Spring is just around the corner (well, it is for me, at least: for many of you it might be more down the bottom of the road, past the Post Office and left at the traffic lights), and although the wool overcoat will soon be put away spring evenings can still be quite nippy. It’s a time of year when transitional pieces come into their own. One of my favourites is the cardigan.
The cardigan owes its existence to James Brudenell, the 7th Earl of Cardigan. Brudenell was a keen huntsman and dandy of epic proportions – the kind of suave military ‘hero’ (ie, arrogant, privileged idiot) depicted by George Macdonald Fraser in his “Flashman” series of books. While in command of the 11th Hussars Brudenell bought opulent uniforms for his men out of his own silk-lined pockets. This didn’t go down well with less wealthy officers who had to buy their own – even flashier – outfits to keep up appearances.
Amazing uniforms aside, Brudenell is probably best remembered for two things: leading the disastrous charge of the Light Brigade during the Crimean War, and inventing the knitted, button-up vest that bears his title. The cardigan was an invention of necessity: during his time in the frigid east Brudenell needed something to keep him warm under his uniform. A knitted woollen vest was the perfect solution and, as with many aristocratic clothing inventions, ‘Cardigan’ vest-wearing was quickly adopted by others.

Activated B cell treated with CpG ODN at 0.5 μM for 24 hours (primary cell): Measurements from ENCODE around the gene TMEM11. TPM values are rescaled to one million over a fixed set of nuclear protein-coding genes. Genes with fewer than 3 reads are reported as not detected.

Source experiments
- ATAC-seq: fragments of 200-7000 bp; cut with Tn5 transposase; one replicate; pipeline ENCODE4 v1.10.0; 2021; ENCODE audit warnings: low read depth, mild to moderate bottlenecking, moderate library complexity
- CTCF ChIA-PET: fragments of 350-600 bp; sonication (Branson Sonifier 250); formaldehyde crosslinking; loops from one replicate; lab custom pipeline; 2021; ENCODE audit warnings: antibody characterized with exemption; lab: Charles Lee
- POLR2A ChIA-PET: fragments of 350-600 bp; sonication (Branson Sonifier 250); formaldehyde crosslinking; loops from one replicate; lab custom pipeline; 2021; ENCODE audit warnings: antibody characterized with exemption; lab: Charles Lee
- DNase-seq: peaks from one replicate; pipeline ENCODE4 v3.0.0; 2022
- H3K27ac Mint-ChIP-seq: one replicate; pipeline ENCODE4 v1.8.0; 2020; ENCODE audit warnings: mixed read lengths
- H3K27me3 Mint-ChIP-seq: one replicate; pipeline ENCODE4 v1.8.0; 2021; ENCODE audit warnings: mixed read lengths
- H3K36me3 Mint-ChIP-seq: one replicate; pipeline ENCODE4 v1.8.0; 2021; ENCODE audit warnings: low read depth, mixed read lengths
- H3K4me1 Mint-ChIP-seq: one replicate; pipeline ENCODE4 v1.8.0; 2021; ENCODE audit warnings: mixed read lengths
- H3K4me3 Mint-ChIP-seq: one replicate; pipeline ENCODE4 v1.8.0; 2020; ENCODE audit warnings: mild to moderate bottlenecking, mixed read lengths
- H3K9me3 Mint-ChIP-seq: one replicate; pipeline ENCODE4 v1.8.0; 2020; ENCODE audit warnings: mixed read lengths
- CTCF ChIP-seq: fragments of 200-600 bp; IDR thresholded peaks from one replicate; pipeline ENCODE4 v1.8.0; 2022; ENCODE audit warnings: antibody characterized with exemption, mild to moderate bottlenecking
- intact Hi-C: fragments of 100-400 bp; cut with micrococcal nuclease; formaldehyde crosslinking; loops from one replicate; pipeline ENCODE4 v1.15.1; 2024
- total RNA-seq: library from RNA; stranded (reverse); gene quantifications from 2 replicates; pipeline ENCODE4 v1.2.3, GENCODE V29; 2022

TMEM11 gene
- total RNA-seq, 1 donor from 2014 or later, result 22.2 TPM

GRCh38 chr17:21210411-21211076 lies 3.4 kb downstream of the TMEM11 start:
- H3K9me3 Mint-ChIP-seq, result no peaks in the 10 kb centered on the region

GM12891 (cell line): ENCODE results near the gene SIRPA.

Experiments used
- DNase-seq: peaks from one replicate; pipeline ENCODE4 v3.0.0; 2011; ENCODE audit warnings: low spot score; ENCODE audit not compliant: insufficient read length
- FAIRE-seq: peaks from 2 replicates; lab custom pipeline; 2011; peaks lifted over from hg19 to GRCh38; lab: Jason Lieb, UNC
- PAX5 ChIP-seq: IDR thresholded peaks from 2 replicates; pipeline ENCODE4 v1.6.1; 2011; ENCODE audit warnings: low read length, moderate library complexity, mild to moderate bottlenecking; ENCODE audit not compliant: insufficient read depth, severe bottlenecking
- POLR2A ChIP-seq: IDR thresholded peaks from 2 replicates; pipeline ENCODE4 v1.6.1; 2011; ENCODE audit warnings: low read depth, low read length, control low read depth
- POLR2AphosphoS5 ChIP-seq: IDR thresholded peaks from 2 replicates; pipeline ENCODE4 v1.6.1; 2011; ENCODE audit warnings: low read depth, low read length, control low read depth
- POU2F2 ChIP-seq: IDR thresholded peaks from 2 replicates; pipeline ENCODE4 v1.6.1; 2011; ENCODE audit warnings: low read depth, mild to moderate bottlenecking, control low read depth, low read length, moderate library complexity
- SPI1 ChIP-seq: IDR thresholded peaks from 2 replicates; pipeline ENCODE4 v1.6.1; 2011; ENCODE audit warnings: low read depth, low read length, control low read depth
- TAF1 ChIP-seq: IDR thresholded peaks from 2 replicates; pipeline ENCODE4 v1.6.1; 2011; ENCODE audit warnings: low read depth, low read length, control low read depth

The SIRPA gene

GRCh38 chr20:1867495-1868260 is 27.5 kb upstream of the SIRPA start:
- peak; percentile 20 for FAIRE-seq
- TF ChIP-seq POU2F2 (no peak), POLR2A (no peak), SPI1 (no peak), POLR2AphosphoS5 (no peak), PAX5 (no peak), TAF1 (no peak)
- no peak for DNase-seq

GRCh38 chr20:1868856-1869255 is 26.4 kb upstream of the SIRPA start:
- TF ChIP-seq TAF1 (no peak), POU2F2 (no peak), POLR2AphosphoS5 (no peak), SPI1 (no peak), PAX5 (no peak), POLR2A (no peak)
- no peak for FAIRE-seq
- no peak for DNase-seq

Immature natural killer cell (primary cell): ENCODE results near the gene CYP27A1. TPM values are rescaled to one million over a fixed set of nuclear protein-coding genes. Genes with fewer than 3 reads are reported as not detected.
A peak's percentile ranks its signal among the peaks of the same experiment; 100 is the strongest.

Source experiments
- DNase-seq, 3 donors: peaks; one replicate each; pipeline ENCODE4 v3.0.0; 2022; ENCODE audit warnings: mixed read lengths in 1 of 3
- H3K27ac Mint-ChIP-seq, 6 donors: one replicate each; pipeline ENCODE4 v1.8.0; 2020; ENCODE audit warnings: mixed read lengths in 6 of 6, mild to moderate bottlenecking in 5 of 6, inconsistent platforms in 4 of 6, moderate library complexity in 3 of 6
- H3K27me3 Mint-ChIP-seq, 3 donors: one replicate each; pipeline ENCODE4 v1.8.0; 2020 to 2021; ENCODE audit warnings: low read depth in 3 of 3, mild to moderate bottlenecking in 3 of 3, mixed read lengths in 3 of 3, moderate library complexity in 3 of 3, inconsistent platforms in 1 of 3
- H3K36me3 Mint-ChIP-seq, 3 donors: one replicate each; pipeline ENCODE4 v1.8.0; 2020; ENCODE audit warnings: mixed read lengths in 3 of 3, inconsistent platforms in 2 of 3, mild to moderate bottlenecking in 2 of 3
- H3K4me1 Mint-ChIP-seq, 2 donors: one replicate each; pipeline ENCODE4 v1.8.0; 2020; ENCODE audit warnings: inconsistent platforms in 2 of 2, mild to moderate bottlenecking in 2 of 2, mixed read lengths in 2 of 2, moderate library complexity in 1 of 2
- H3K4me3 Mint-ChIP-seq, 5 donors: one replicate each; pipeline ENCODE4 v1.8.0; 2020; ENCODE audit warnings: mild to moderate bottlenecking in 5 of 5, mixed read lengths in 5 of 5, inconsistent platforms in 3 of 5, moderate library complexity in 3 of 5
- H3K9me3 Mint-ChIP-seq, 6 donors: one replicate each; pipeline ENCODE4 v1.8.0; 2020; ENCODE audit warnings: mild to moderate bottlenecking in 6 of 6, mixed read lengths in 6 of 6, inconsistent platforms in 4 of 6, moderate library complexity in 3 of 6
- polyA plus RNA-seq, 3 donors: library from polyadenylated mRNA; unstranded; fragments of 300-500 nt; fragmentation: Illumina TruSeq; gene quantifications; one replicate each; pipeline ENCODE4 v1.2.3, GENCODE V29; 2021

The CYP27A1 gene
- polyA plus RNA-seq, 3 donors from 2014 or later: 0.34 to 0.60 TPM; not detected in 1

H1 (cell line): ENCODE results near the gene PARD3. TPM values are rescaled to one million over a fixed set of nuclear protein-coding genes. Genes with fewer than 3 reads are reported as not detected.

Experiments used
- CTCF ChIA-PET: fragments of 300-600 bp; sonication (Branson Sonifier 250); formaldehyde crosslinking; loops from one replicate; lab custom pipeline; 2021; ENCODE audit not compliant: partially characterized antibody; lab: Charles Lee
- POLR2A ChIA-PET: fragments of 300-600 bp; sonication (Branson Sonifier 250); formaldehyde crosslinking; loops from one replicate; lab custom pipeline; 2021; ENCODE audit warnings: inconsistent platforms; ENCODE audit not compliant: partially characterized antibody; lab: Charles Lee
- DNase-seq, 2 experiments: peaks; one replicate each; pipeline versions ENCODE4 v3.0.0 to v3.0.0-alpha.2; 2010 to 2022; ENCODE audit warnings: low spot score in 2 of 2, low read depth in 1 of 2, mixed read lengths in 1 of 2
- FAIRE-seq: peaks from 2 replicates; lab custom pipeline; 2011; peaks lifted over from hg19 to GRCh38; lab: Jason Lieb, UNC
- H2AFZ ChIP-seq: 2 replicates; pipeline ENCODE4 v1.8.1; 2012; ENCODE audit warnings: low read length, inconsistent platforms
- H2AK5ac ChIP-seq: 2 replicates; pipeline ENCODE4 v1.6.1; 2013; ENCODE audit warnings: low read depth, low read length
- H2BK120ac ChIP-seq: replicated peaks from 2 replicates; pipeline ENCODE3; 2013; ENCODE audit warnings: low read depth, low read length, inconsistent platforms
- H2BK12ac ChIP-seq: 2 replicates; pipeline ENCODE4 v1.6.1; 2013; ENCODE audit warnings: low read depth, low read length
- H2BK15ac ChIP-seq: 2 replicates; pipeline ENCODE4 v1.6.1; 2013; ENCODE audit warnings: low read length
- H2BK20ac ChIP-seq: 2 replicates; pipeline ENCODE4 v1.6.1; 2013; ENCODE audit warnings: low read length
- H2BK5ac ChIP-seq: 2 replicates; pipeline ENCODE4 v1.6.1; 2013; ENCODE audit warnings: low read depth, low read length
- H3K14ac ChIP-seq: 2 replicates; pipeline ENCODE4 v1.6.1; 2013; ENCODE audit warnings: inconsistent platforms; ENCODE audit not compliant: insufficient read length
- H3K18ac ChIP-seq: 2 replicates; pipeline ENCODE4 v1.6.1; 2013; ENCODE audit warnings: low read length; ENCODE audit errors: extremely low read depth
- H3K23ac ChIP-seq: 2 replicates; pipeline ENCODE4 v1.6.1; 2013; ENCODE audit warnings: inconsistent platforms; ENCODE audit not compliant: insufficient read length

The cardigan of today is as far removed from its Crimean ancestor as the modern suit is from its Victorian forebears. They come in various gauges of wool, cotton and cashmere; they’re no longer the preserve of A-level English teachers with a fascination for pipes and Anglo Saxon; and they don’t have to be hidden from view under other items of clothing. For work, I like to wear fine gauge cotton or cashmere cardigans under suit jackets in place of waistcoats. They’re more relaxed and allow me to flash some extra colour on bright spring days. For weekends, I have a few chunky shawl-collar cardigans that are thick enough to be worn on their own, or with a gilet over the top for extra warmth.